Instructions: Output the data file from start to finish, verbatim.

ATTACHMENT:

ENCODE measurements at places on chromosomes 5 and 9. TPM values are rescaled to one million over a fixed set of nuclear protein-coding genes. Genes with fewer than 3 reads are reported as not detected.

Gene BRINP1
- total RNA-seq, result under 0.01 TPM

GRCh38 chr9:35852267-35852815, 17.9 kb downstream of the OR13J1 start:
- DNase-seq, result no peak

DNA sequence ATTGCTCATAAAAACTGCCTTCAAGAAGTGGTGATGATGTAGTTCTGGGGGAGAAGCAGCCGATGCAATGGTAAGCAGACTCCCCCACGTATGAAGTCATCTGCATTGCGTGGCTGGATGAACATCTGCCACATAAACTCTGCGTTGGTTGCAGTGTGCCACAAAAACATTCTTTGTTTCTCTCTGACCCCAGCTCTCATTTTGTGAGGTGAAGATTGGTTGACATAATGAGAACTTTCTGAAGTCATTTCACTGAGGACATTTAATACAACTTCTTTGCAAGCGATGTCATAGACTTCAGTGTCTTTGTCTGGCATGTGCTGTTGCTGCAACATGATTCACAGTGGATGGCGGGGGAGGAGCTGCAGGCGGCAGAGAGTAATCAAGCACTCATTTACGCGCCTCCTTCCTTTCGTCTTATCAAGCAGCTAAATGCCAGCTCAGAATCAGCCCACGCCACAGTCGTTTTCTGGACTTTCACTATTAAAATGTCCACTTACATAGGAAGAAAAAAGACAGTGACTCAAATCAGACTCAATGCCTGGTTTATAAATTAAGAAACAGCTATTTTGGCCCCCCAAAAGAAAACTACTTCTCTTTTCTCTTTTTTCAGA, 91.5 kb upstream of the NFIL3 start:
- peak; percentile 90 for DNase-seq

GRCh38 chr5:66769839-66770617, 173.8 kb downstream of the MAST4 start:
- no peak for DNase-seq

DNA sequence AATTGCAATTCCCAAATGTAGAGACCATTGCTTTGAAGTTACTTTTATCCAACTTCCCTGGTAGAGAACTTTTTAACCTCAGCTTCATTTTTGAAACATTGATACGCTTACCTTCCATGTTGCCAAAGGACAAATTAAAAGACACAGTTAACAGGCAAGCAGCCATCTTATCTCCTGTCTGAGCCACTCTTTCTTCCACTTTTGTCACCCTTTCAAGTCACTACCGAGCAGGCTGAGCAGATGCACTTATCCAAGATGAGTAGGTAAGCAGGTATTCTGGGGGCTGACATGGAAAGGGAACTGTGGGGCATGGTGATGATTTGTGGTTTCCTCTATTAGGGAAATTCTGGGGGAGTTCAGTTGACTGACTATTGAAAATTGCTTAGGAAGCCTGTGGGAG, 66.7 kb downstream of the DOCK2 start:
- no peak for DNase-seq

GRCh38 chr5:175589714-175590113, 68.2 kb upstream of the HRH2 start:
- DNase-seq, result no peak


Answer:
ENCODE measurements at places on chromosomes 5 and 9. TPM values are rescaled to one million over a fixed set of nuclear protein-coding genes. Genes with fewer than 3 reads are reported as not detected.

Gene BRINP1
- total RNA-seq, result under 0.01 TPM

GRCh38 chr9:35852267-35852815, 17.9 kb downstream of the OR13J1 start:
- DNase-seq, result no peak

DNA sequence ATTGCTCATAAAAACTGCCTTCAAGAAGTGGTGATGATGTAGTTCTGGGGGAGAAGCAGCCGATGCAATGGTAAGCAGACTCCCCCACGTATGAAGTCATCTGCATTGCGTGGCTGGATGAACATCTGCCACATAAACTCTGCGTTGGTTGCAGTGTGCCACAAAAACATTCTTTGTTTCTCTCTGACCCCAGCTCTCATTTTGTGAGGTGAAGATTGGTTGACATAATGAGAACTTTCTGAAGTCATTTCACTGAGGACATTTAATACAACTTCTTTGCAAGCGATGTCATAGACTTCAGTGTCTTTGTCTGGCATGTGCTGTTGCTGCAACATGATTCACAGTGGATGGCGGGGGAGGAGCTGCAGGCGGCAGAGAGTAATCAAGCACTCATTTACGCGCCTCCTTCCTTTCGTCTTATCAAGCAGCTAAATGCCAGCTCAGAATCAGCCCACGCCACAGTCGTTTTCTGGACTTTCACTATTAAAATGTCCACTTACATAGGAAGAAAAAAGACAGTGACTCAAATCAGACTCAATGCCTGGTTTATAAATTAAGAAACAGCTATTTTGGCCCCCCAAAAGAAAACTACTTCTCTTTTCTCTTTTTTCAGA, 91.5 kb upstream of the NFIL3 start:
- peak; percentile 90 for DNase-seq

GRCh38 chr5:66769839-66770617, 173.8 kb downstream of the MAST4 start:
- no peak for DNase-seq

DNA sequence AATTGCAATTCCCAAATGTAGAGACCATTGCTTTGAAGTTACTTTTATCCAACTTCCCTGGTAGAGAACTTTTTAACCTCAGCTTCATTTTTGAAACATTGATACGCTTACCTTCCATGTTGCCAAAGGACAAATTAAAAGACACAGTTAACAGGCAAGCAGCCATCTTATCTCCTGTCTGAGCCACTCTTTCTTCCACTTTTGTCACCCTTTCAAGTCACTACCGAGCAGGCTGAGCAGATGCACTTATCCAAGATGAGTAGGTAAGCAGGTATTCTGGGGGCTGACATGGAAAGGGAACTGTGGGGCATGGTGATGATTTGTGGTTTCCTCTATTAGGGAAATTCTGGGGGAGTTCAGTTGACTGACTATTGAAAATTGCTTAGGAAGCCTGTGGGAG, 66.7 kb downstream of the DOCK2 start:
- no peak for DNase-seq

GRCh38 chr5:175589714-175590113, 68.2 kb upstream of the HRH2 start:
- DNase-seq, result no peak